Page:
Celebrating 10 Years of Re-imagining Creativity, Technology & Learning

by | Saturday, December 03, 2022

10 years ago, we, the Deep-Play Research Group (DPRG), were invited to write a series for the journal TechTrends around the broad and intersecting themes of reimagining creativity, technology, and learning.

A decade is a significant chunk of time to devote to a series of articles, and we believe it is an achievement worth celebrating. This series has covered a lot of ground over the past decade, allowing us to explore these ideas from a variety of perspectives. Over the past 10 years, our team has evolved, influenced by changes in lives and careers. Some have stayed while others have moved on, with a few individuals joining us for just an article or two. There have been significant transitions over these years, as is to be expected, with people graduating, moving across the country to take on new challenges. There have been many personal accomplishments: promotions, weddings, child births and more. And through all these changes, one thing has stayed constant. We have, every two months (with just a couple of exceptions) written and submitted a piece to the journal, for a total of 57 articles. (A bit of math will tell you that over these 10 years we have missed 3 submissions!)

It has become a part of the rhythm of our lives. And it has changed us, individually and collectively.

In the first three years or so we discussed issues related to defining and measuring creativity, teaching creatively with technology, and a sub- series on transdisciplinary creativity. In 2016 we began a new phase, where each article focused on conversations with renowned creativity scholars with the goal of making their work more accessible to the TechTrends readership, as well as to connect their work to the broader themes that underlie this series. Thus, over the past 6-plus years we have had the pleasure of speaking with some of the most interesting and insightful thinkers and researchers in the field. Our aim, through this process, has been to capture the richness and diversity of approaches to understanding creativity and its relationship to learning and technology. In doing so we have, through these conversations, explored a range of perspectives on these issues: from psychology to neuroscience; from design to social justice; from organizational behavior to mindfulness. These conversations have brought home to us how deeply creativity is connected with our humanity, and how a coherent set of ideas and themes play out at multiple levels and contexts: micro and macro; personal and societal; disciplinary and interdisciplinary.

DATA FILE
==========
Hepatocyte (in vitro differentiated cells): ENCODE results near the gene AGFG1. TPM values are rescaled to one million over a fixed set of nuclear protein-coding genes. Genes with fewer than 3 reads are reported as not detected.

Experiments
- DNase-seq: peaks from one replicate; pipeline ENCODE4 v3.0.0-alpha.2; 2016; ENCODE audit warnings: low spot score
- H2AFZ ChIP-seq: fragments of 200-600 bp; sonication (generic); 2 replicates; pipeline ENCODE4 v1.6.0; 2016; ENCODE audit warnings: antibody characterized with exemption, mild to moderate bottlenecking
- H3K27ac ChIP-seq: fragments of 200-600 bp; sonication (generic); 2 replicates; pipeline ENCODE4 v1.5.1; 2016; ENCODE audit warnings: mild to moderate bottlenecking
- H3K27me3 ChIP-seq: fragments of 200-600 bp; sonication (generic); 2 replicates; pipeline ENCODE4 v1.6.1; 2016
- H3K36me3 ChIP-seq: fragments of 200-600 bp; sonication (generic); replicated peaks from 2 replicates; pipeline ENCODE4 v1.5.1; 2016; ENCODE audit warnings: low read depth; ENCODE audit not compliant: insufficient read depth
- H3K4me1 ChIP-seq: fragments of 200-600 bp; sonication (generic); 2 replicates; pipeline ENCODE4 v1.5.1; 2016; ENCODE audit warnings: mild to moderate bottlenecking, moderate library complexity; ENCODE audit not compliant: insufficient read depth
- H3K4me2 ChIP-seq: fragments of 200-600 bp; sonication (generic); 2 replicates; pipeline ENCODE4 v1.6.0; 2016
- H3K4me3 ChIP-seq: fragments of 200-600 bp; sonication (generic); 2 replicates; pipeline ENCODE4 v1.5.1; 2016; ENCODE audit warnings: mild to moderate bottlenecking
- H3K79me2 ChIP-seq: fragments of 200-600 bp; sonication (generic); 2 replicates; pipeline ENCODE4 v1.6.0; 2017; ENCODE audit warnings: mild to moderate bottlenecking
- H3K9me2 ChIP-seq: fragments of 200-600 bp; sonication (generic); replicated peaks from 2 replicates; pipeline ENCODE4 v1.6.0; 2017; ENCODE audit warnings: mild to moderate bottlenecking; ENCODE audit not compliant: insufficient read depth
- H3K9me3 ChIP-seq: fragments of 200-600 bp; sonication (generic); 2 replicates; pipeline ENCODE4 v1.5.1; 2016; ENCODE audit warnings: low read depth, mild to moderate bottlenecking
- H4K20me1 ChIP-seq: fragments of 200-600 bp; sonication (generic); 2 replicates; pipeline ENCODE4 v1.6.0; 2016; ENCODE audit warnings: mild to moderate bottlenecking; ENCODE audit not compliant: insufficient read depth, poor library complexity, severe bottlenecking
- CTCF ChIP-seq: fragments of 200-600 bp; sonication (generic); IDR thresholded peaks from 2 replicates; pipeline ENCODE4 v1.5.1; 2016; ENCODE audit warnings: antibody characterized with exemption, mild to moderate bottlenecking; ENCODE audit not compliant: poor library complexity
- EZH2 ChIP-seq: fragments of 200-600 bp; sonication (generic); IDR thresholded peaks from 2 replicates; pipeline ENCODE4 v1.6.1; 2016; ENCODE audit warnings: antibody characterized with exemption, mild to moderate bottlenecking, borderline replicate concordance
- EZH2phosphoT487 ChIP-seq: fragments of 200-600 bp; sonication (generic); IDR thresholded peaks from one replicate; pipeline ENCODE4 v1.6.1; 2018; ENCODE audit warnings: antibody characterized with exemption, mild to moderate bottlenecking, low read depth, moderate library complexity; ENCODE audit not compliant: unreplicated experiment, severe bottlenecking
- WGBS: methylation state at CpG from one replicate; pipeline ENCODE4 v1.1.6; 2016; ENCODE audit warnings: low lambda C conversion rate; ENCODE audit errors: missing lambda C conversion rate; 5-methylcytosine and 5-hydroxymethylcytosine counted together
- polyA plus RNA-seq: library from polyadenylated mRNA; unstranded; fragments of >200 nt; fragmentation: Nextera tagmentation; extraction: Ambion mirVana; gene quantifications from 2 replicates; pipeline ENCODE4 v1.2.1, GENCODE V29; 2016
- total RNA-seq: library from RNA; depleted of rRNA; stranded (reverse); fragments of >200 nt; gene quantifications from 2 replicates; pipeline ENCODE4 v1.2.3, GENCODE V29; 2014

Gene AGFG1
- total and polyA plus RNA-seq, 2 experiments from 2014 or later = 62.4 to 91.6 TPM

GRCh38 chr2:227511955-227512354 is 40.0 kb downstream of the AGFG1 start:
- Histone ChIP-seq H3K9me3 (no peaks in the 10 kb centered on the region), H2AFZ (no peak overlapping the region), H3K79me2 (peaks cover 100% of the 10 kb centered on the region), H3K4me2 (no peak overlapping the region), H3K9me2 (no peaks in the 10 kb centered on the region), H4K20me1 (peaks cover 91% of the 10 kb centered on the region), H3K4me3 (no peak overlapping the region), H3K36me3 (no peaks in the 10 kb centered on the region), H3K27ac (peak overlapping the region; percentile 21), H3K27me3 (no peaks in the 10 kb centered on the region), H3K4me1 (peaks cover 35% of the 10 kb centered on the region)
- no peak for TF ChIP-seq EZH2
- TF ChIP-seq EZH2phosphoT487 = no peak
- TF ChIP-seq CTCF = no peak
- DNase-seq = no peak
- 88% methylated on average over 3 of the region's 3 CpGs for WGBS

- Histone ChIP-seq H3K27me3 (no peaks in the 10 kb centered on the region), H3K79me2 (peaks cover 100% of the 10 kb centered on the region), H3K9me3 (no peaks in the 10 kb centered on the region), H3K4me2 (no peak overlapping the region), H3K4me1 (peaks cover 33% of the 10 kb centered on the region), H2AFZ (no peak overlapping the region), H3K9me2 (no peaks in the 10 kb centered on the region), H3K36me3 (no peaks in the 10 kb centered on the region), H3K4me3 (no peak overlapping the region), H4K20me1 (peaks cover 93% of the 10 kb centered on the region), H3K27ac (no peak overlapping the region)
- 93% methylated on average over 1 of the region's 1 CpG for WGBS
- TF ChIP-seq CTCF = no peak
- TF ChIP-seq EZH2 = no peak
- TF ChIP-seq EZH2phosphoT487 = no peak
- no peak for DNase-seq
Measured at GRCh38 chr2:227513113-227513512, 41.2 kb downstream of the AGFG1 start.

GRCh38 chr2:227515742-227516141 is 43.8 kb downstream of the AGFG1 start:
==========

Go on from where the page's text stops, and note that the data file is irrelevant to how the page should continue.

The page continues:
To celebrate 10 years of this series in TechTrends, we decided to do something different for our next two columns. In the first piece (citation and link given below) we decided to revisit the interviews, and asked each current member of the group to pick three (or four) of these interviews that connected with them, personally. This, we believe, provides both a personal look at these ideas, and in their collective, provide a broader story and set of themes that this series has explored over the years.

Keenan-Lechel, S. F., Warr, M., Richardson, C., Mishra, P., Mehta, R., Henriksen, D., & Gruber, N. (2022). A decade of rethinking creativity, technology and learning: Reflections with the Deep-Play Research Group. https://doi.org/10.1007/s11528-022-00817-7

A series like this does not happen by itself. A huge debt of gratitude to the editors of TechTrends, starting with Abbie Brown who first said yes to the idea, and then continuing through Dan Surry and Charles Hodges. This series would not have been possible without their support.

A huge shout-out to Danah Henriksen, who, started out co-leading the group, and then over the past 5+ years has been the de-facto leader of the team, keeping us on task, stepping in when things seemed to be going a bit haywire, and ensuring we meet our deadlines.

And last but not the least, ALL the authors who have been part of this journey. Each of them brought their own unique passions, interests and perspectives to the work and enriched us all, in the process. The members of DPRG have shifted over the years, as people move on to bigger and better things. All the individuals who have contributed to this series are listed below, in alphabetical order, with the names of currently active members in bold):

Liz Boltz, William Cain, Carolina Torrejón Capurro, Michael DeSchryver, Kristin DeBruler, Kristin Elwood, Matthew Evans, Chris Fahnoe, Jon Good, Natalie Gruber, Danah Henriksen, David Hicks, Megan Hoelting, Elizabeth Jungkind, Sarah Keenan-Lechel, Matthew Koehler, John Lee, Rohit Mehta, Daniel Memmert, Punya Mishra, Carmen Richardson, Sandra Sawaya, Shagun Singha, Colin Terry, Laura Terry, Melissa Warr, and Aman Yadav.

A toast to the past 10 years and hopefully 10 more years to come…

A few randomly selected blog posts…

TPACK & Activity Types

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The darker side of curiosity

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Ambigrams & Mathematics at HYSA

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